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Updated: Dec 17, 2020

END OF STORY. Period (see what I did there).

Fellow runners, did you know endurance athletes are at an increased risk for menstrual irregularity than most other sports? The drive for leanness, high personal standards and perfectionism have been established as key risk factors. Sound familiar? Yeah. Same here.

Hypothalamic Amenorrhea (HA) is one, among many reasons that you may not be having your cycle. It is important to see a doctor or specialist to exclude all other diagnoses, even if you suspect that you may have HA.

Defined, HA is “the absence of menses (your period), caused by a suppression of the hypothalamic-pituitary-ovarian (HPO) axis, in which no anatomic or organic cause is found”.

Essentially, a diagnosis of HA means you are no longer getting your monthly cycle due to lifestyle factors and not because something within your body stopped functioning properly on its own.

To complicate things a bit further, there are actually two different types of HA; primary and secondary. Primary amenorrhea is when you have never had a first period, while secondary is when you have had your first period, but you are no longer menstruating now.

Let’s talk about how HA comes about. Remember that HPO axis I mentioned in HA’s definition? This means that the hypothalamus, pituitary and ovaries work together to help you to cycle properly. The hypothalamus is very sensitive to external signals, and when these signals are stressful they can suppress the hypothalamus - throwing the entire axis out-of-whack. When the HPO axis is functioning normally, it releases hormones to stimulate your menstrual cycle; gonadotropin-releasing hormone (GnRH), which stimulates the creation and release of luteinizing hormone (LH) and follicle stimulating hormone (FSH) from the pituitary. These hormones are released in a cascade-like effect, relying on each other for the cycle to continue. When the axis is out-of-whack, GnRH is suppressed - subsequently suppressing LH and FSH, reducing the level of these hormones in your body. These levels get low enough to make your period go MIA.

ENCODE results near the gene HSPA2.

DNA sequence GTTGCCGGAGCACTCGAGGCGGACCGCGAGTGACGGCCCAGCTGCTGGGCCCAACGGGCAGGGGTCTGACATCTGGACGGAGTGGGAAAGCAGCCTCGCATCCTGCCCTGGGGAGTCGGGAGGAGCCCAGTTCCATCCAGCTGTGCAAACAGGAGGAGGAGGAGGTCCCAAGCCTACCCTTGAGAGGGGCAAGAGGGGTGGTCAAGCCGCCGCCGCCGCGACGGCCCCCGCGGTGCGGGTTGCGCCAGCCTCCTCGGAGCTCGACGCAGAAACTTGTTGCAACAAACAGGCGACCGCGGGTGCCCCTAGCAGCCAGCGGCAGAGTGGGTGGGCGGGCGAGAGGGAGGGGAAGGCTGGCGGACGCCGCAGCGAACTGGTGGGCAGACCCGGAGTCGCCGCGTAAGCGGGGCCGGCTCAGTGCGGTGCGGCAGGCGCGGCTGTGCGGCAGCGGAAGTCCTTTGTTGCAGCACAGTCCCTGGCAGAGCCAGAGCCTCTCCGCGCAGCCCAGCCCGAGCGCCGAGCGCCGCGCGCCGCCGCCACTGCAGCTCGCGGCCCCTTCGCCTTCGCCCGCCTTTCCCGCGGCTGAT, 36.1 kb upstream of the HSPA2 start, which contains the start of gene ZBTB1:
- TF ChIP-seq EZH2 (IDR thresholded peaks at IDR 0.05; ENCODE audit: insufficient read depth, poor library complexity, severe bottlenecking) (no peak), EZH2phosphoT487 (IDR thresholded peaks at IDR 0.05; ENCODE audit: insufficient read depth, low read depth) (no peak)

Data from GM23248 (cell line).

That was a lot. Basically, your reproductive system is complex and relies on many moving parts to function optimally. When external lifestyle factors get in the way, your reproductive system is suppressed and shuts down - and why your body is no longer allowing you to have a period.

Lifestyle factors known to trigger the suppression of your reproductive system include one, or a combination of;

  • Excessive exercise

  • Inadequate energy intake

  • Psychological stress

  • Weight loss

HA is not exclusive to eating disorders, low BMI’s (<18.5kg/m2), or elite athletes. Amenorrheic athletes (or your everyday recreational athlete) can be seen with or without intentional energy restriction and across the spectrum of BMI.

So, you may be thinking, “will not having my period really impact my health and running all that much? I mean, not having to deal with a monthly cycle is kind of nice - right?” No! And here’s why.

The hypothalamus (one of the essential parts of the reproductive system) not only controls the reproductive system, it also plays a role in things like:

  • Metabolic health (impacts your hormones that regulate appetite)

  • Bone health

  • Regulation of body temperature

  • Sleep pattern

Along with the reproductive hormones discussed in how HA comes about, another important hormone is suppressed. Estrogen (a sex hormone), is also decreased. Estrogen is important in the building of your bones and your heart health. Low levels of estrogen are also linked to low libido (sex drive), vaginal dryness, and moodiness (yikes!).

Low estrogen = low bone density/formation. Low bone density/formation = increased risk of stress fractures or broken bones. This means you will spend more time injured, and less time running.

Long-term consequences of HA include; increased risk of infertility, Osteoporosis or Osteopenia, and it may even negatively impact your cardiovascular system.

Now for some good news! You’re not broken beyond repair. In fact, there are nutritional and lifestyle interventions to help regain your MIA period. As an RDN, I can help guide you to start the journey of resuming your period. This may include; increasing energy intake, altering food choices and the spread of your energy throughout the day, inclusion of supplements, decreasing/temporary elimination of exercise, and working on your relationship with food, exercise and your body.

Thanks for being here,

Maddi Osburn RDN LD


Interested in working with me? Click here to learn more and schedule your free 15-minute consultation today!


No Period Now What? By Nicola J. Rinaldini.

Where Have the Periods Gone? THe Evaluation and Management of Functional Hypothalamic Amenorrhea. DOI: 10.4274/jcrpe.galenos.2019.2019.S0178

Functional Hypothalamic Amenorrhea: case presentations and overview of literature.

IOC Consensus Statement on Relative Energy Deficiency in Sport. 2018 Update.

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